Monday, February 18, 2008

On the damned presidential race

I have been studying the traits and dispositions of the lower animals (so-called), and contrasting them with the traits and dispositions of man. I find the result humiliating to me.-Mark Twain

Sometimes disgust is the necessary mother of invention:

The Hugo Zoom Undesirability Index© (HZUI, or "hizzooey!")

by my calculations, if Rudy Giuliani is the baseline for the 2008 group, getting a 100, then,

Huckabee gets a 97,
McCain a 95,
Hillary Clinton a 94, and Obama a 92, or a 91 cause I don't want Scarlett Johanson to be mad at me. Either way, a solid A minus in undesirability.

Edwards is awfully hard to grade, probably in the 70s or 80s, but a lot of it depends on how genuine you believe his conversion is-- a conversion to a politician quite unlike his Senate voting record. While he was still running I certainly hoped it was genuine, insofar as he seemed like the only remotely viable candidate who was also (possibly) worth a damn.

Ron Paul is also hard to assign a score. His views regarding the constitution and reining in the bloated US military empire would ordinarily make him an F minus on the HZUI, with a score of 30 or less, but then you have to reconcile those items with his hostility towards immigrants and homosexuals, as well his radicalism with respect to tearing apart the welfare state, abolishing the income tax, etc. I'm going to say 55.

Mike Gravel gets a 30. I'd slice 5 points off if he endorsed good old fashioned progressive taxation instead of his cockamamie value-added scheme which I don't think he's really thought out. You also have to note he's nearly 78 years old, so he can't score too low-- but if he's on the ballot in your state(he's not in Texas)I'd point out he has the worst HZUI score of any candidates still in the race-- therefore the best score. Dennis Kucinich gets a 20--but he also didn't make the Texas ballot, and needless to say, he's already dropped out, in no small part because the democratic party has threatened his day job in Cleveland(the Ohio primary, in which he faces a well-financed in-party challenger, is March 4th).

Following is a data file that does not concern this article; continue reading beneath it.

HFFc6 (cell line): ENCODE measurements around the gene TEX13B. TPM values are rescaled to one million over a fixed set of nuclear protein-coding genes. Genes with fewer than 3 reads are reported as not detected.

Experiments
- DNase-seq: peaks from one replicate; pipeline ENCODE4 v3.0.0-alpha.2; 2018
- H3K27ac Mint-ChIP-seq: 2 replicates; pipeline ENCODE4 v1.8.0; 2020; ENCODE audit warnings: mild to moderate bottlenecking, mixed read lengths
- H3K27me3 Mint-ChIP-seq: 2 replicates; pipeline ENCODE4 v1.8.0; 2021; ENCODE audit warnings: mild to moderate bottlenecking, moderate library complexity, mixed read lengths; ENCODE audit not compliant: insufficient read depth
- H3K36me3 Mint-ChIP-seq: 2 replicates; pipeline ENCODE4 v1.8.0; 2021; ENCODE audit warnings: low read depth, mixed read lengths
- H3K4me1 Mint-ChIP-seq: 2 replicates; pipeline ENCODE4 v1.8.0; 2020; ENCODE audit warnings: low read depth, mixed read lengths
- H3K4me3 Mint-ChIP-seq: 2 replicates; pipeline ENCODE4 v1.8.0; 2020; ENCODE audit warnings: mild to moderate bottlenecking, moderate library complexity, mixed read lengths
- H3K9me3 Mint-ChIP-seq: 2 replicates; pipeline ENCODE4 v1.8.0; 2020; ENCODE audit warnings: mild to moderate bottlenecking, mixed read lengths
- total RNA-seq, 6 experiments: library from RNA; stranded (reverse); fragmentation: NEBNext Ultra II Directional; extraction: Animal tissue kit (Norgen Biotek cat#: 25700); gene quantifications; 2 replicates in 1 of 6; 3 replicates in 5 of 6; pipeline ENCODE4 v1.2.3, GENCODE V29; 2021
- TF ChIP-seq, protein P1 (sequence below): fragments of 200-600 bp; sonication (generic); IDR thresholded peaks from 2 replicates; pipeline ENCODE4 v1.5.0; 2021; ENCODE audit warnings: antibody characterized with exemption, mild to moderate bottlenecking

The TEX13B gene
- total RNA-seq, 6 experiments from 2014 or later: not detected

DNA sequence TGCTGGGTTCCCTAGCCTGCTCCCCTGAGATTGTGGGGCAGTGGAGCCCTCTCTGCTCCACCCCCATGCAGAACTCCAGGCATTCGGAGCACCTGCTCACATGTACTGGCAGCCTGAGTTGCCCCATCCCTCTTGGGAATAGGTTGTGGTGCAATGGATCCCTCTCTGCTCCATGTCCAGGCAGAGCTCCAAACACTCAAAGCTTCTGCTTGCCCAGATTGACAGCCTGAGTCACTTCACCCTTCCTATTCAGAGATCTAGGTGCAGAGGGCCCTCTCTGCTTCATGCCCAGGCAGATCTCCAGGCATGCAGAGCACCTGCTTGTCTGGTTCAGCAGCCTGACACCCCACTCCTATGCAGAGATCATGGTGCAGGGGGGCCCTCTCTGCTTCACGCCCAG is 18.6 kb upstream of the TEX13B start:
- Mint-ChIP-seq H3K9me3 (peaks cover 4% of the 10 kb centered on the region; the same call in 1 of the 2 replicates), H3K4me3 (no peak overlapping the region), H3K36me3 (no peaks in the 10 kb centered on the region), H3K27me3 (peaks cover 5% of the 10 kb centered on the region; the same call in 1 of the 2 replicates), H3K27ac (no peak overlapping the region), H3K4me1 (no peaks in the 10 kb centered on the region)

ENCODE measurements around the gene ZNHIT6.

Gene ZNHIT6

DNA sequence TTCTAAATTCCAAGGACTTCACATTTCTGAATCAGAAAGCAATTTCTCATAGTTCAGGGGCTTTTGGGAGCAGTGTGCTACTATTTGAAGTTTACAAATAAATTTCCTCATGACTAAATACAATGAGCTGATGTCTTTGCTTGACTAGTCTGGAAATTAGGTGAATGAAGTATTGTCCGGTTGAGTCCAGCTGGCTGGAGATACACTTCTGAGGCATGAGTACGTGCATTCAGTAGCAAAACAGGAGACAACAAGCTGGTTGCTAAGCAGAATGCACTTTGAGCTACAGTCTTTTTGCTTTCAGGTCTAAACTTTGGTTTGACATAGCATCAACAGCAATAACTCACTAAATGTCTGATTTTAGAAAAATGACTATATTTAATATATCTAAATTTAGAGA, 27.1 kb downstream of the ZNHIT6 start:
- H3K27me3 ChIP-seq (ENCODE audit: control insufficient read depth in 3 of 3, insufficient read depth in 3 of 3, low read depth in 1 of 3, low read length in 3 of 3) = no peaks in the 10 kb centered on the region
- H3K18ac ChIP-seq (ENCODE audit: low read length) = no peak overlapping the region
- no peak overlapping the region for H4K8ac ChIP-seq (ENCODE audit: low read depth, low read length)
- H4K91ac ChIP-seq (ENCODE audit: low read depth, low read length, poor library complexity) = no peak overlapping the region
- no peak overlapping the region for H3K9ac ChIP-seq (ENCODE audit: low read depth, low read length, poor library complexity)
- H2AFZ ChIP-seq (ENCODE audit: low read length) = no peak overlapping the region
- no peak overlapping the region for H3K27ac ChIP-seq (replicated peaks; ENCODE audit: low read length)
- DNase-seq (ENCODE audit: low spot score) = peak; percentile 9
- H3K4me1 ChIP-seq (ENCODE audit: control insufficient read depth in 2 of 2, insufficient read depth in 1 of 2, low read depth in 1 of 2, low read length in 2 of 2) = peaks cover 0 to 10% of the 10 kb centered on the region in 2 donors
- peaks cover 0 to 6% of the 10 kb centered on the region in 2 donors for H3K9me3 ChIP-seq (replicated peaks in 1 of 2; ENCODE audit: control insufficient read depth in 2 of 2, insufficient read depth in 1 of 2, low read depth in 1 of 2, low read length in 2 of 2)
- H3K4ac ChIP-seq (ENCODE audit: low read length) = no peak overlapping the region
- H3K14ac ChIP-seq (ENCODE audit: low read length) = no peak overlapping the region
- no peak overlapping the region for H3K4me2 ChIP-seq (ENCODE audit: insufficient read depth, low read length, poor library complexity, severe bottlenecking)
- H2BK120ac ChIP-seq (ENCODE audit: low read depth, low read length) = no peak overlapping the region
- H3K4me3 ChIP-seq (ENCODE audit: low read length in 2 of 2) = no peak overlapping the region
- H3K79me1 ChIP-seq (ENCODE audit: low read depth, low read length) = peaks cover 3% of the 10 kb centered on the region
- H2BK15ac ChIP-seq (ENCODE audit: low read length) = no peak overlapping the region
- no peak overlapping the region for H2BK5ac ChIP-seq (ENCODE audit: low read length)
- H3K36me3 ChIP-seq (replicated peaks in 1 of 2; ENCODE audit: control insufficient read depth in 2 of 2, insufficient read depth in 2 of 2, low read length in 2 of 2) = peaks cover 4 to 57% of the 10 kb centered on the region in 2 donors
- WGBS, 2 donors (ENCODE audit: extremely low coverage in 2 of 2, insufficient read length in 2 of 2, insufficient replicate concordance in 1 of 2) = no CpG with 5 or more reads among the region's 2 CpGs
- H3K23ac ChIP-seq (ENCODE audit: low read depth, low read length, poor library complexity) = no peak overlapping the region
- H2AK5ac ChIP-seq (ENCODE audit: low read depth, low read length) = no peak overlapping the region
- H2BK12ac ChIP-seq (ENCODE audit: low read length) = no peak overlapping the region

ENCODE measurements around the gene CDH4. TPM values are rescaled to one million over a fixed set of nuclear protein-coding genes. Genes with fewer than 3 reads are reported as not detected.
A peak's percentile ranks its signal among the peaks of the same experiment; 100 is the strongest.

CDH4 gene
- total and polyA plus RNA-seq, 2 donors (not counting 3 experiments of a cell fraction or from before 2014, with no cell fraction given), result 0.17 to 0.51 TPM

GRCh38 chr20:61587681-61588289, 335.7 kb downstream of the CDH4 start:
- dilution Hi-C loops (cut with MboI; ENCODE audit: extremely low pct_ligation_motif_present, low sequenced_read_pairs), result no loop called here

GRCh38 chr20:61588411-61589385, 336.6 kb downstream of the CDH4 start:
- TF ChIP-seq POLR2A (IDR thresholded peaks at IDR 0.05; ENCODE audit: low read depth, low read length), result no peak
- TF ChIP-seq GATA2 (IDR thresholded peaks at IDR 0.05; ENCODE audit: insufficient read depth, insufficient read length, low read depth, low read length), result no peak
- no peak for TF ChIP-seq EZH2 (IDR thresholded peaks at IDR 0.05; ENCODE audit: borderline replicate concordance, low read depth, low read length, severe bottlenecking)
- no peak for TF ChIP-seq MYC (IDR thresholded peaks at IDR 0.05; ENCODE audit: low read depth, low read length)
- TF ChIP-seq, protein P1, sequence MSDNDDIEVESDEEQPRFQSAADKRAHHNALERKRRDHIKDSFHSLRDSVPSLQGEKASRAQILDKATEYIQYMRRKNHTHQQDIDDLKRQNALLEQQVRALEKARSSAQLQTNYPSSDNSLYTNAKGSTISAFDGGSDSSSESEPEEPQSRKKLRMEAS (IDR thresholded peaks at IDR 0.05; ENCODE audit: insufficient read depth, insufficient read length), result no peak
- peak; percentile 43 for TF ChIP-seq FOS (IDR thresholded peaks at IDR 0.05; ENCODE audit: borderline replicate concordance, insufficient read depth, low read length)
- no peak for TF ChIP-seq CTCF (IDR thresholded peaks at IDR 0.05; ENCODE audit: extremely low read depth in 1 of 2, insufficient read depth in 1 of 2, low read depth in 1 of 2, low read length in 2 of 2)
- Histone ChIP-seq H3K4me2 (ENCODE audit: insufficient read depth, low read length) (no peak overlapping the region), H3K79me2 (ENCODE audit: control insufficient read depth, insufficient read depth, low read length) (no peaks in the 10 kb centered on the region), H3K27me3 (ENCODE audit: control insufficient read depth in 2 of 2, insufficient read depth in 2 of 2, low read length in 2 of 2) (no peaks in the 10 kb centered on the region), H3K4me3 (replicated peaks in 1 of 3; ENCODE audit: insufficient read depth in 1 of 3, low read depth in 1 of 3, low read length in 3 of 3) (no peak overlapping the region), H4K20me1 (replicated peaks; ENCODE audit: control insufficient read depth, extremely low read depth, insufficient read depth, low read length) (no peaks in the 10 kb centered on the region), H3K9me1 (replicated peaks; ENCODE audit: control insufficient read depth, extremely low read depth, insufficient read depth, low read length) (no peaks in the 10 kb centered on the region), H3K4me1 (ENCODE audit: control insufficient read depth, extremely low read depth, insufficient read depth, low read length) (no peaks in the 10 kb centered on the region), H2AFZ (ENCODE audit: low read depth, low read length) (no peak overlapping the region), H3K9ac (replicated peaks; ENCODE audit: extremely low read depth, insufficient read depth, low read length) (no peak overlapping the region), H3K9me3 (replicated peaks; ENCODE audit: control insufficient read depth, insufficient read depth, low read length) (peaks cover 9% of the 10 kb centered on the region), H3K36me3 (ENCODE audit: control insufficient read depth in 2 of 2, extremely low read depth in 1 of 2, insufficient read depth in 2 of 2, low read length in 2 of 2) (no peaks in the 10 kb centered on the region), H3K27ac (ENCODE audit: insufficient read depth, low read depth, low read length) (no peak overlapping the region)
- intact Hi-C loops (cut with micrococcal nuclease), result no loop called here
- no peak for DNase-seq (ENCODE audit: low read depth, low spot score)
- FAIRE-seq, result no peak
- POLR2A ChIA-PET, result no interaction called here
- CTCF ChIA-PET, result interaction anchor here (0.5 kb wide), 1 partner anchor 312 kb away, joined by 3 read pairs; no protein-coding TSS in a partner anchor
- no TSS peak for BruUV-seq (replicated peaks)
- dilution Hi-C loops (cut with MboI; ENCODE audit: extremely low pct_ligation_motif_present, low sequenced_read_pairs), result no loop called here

I think it's interesting and odd that the dynamic is so different with GOP rebel Ron Paul-- although he also faces a challenger in the Texas primary(also March 4th), the GOP leadership has mostly distanced themselves from the Paul primary house race, possibly out of fear of pissing Ron Paul off and of him subsequently running as an independent for president in November.(the Libertarian party, whom he represented for president in 1988 when he got around half a million votes, has already said their nomination is his should he ask for it. So far Paul has gone out of his way to say he has no plans to run as an independent in the fall, but I wonder if that will change after he secures his party nomination for his house seat.)

Now, back to the HZUI: you may object that it's facetious and simple-minded and reductive. Absolutely. It might even promote cavities-- I don't know. But I fail to see how it's any worse than all the bigshot bloggers going on and on and on, ad nauseum, about whether Obama or HRC poses a better ability to beat McCain. (The big time news media outlets are doing the same of course.) The undesireability index has the virtue of recognizing, in simperingly simplistic terms, that the democratic front runners don't really differ in any substantial terms from the republicans on the big issues, at least not when it comes down to brass tacks and actual congressional votes and actual implementation. Secondary issues, like gay marriage and stem cell research-- maybe. But on the big issues we are facing today-- the war and occupation of Iraq and Afghanistan, the possible war with Iran, and the death by a thousand cuts of the US Constitution-- not so much.

Perhaps you object, that the possibly imploding economy is also a big issue. Yes, but while polled Americans roundly support leaving Iraq as a substantial solution to our economic woes, the leadership in both parties reject this, as each vies for the style of tax rebate or tax cut which will be better. So I'd argue the politicians have already taken the economy "off the table" and won't deal with it seriously no matter who wins in November.

Whenever I hear Hillary Clinton scolding the Iraqis for not "taking more responsibility" for their own security or Obama talking about the "threat" posed by Ahmedinejad(!?) I wonder what they think they're accomplishing, apart from legitimizing the standard BushCo/republican party take on foreign policy. But perhaps that's the point.

I'm even wondering, in complete seriousness, if the best way to protect social security from the privatizers is to vote for a republican president and a democratic congress-- because otherwise, if the democrats have all three they may feel they don't have to bother with the last pretense binding them, albeit barely, to their old New Dealing ways.

Then, their transition to the semi-secular branch of the GOP Big Business Party will be complete, and they'll insist that any privatization plan allow citizens consumers to choose a socially responsible, (cruelty-free?) portfolio of stocks for their damned individual accounts, designed to make you feel good like an investment option should.

see also John Caruso's "I don't care as long as it's a DEMOCRAT!"
and Rob Payne's "Pavlov's democrats"

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